Powerful Practices for Challenging Times: An Introduction to Karuna Training

By Miriam Hall

We all know as life gets harder, we need more compassion. But what is compassion? One Sanskrit word is karuna, which is used to point to any action that lessens the suffering of others. It is a fitting name for the offerings of Karuna Training, which a program based in contemplative psychology teachings, where the emphasis is on active empathy, and a willingness to bear the pain of others.

Applying Buddhist teachings of karuna to psychology is an intuitive pairing. It challenges the status quo of Western psychotherapy, and even the most seasoned meditation practitioner. It also highlights some of the key areas where psychology and Buddhism overlap, in a directly applicable and approachable way.

The inclination towards how to better be of service is exactly what Karuna Training is focused on. The main practices: Body, Speech and Mind, Compassionate Exchange and meditation, parallel the psychotherapy/psychology program at Naropa University, which also has a view of service. However, the Karuna program is structured to allow that service to take whatever form it takes in your life: being a cleaner vessel for the concerns of your aging parents or growing children, holding space to resolve conflict more clearly at whatever job you do, being able, in the everyday one-on-one conversations that build society, to be truly present and able to listen without aggression.

  1. Mutual Healing/Recovery
  2. Commitment to Living in Naked Reality
  3. Strong Commitment to Meditation
  4. Background Teachings of Suzuki Roshi and Chogyam Trungpa, which developed out of finding some students attracted to meditation who had psychiatric difficulties
  5. Mahayana Practice with a Vajrayana View
  6. All Relationships with Other Begin with friendship with Self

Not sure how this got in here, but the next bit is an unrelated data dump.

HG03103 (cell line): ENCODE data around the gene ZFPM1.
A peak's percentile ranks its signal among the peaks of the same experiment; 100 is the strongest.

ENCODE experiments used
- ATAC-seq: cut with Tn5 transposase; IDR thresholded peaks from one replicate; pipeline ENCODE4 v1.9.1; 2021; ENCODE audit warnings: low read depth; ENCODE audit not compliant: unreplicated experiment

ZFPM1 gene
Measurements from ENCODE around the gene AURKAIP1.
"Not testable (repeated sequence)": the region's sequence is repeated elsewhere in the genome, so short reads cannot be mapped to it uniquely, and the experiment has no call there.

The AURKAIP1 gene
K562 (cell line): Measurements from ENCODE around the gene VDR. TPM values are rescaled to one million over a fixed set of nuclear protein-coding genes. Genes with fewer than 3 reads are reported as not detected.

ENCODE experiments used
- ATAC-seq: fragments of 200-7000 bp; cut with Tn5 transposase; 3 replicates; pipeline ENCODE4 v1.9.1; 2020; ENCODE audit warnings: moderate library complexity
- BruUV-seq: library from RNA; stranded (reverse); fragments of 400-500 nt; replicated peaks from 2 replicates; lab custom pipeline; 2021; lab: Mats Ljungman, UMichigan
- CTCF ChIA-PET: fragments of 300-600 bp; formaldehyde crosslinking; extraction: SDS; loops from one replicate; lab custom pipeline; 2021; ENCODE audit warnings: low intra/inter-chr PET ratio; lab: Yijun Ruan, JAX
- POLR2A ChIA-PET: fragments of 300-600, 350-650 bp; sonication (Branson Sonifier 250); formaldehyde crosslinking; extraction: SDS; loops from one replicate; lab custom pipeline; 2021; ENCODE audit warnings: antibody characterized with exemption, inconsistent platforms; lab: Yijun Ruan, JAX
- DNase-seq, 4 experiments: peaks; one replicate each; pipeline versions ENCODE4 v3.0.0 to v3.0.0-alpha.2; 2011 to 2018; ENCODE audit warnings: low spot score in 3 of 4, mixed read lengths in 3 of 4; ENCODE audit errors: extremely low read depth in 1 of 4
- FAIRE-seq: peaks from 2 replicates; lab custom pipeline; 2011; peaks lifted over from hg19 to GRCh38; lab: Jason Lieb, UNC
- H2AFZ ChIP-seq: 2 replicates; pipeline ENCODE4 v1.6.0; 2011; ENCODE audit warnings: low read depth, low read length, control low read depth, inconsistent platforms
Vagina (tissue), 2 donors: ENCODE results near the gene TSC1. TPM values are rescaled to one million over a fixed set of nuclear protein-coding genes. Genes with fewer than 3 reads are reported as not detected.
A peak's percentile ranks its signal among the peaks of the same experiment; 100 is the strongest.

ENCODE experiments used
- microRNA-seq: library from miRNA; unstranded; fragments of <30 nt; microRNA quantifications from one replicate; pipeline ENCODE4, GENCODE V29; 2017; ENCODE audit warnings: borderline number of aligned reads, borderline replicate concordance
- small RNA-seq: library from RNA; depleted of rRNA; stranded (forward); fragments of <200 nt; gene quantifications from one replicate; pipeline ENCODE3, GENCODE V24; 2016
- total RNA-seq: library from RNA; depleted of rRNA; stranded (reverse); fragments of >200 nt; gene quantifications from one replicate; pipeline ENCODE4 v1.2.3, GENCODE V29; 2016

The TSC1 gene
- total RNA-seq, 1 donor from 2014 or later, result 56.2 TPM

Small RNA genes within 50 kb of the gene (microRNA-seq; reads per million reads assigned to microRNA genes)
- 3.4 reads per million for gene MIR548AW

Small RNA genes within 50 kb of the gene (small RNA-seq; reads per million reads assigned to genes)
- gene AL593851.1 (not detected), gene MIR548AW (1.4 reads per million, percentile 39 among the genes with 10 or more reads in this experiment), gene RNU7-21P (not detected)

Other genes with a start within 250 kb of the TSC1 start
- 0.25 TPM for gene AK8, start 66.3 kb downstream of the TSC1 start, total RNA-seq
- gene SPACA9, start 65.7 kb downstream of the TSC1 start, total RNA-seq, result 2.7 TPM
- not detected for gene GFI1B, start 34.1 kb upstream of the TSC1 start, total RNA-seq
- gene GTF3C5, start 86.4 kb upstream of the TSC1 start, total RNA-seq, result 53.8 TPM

The practice of contemplative psychology embraces all that is happening in the present moment. Staying with what is happening now is a lovingly relentless aspect of Karuna Training. In all dyads and groups, we are repeatedly encouraged to speak to the present experience. Not the past, not focusing on cause and effect, but what is happening now. This is a stunningly vulnerability-enhancing practice, removing the contexts that give us a sense of a solid self.

To attend Acharya Melissa Moore’s Powerful Practices for Challenging Times: An Introduction to Karuna Training on June 8, register here. Free and open to all.  

Melissa Moore, PhD is the Executive Director of Karuna North America. She has her MA in Contemplative Psychotherapy from Naropa University and her PhD. in Psychological Anthropology from California Institute of Integral Studies. Over twenty years ago, Melissa co-founded Karuna Training in Europe where it is offered as an accredited training for licensed professionals; now in Germany, Austria, France, Netherlands, Spain, and Poland.

In addition, Melissa is empowered as an Acharya (Senior Teacher and Preceptor) in the Shambhala Buddhist tradition and a long time student of Sakyong Mipham Rinpoche and Chogyam Trungpa Rinpoche since 1979.

This blog was written by Miriam Hall who is an assistant Karuna Training teacher, and a senior Nalanda Miksang Contemplative Photography and Shambhala Art teacher.  She runs her practice of teaching these programs as well as Contemplative Writing on the web at www.herspiral.com

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